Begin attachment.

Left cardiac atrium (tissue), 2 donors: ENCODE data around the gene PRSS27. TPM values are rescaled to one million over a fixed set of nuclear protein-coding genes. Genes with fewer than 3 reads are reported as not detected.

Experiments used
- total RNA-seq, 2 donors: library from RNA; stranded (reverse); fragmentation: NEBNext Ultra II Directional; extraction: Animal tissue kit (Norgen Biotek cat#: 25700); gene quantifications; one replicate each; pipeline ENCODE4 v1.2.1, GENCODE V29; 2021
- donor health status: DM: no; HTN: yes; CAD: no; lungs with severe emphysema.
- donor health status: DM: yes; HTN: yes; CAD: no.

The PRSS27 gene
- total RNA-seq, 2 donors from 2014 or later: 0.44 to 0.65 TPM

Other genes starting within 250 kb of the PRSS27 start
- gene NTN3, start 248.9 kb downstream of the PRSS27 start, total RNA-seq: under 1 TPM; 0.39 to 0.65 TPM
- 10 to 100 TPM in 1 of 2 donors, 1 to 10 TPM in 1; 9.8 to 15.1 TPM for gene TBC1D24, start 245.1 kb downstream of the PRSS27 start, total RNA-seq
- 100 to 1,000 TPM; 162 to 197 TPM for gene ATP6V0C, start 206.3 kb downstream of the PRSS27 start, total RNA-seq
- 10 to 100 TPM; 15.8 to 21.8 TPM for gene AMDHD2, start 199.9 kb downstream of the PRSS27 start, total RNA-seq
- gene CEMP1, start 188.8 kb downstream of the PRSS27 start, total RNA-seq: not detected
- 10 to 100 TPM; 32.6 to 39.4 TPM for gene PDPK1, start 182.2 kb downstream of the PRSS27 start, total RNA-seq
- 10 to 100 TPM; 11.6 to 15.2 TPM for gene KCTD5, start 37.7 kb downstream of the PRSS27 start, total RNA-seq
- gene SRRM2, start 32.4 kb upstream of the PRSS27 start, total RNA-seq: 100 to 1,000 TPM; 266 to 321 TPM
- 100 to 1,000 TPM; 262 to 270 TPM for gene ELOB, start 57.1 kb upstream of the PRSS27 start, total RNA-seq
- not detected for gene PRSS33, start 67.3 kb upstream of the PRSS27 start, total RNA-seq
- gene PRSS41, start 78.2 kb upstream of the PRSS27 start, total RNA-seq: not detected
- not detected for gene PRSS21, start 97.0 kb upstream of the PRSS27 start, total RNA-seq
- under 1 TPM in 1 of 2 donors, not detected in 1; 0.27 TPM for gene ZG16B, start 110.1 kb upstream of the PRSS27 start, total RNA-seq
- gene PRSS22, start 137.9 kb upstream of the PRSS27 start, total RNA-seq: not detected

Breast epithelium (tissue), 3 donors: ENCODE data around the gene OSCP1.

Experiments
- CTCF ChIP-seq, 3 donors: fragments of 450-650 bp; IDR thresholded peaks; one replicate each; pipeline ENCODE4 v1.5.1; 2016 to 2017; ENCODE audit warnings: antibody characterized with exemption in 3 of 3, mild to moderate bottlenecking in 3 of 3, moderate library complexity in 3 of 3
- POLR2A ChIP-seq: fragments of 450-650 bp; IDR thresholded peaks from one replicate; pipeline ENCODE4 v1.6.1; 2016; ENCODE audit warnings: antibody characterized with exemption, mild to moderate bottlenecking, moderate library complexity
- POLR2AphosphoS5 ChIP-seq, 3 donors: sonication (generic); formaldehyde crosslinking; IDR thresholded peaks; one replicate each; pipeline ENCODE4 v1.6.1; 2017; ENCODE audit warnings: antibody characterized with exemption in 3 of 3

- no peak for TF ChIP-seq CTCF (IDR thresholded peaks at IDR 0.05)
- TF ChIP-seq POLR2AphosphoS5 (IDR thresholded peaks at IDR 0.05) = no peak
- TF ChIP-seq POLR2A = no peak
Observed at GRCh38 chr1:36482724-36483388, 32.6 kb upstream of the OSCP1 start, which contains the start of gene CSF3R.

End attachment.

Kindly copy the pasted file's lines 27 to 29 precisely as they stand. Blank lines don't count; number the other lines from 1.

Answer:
- POLR2AphosphoS5 ChIP-seq, 3 donors: sonication (generic); formaldehyde crosslinking; IDR thresholded peaks; one replicate each; pipeline ENCODE4 v1.6.1; 2017; ENCODE audit warnings: antibody characterized with exemption in 3 of 3

- no peak for TF ChIP-seq CTCF (IDR thresholded peaks at IDR 0.05)
- TF ChIP-seq POLR2AphosphoS5 (IDR thresholded peaks at IDR 0.05) = no peak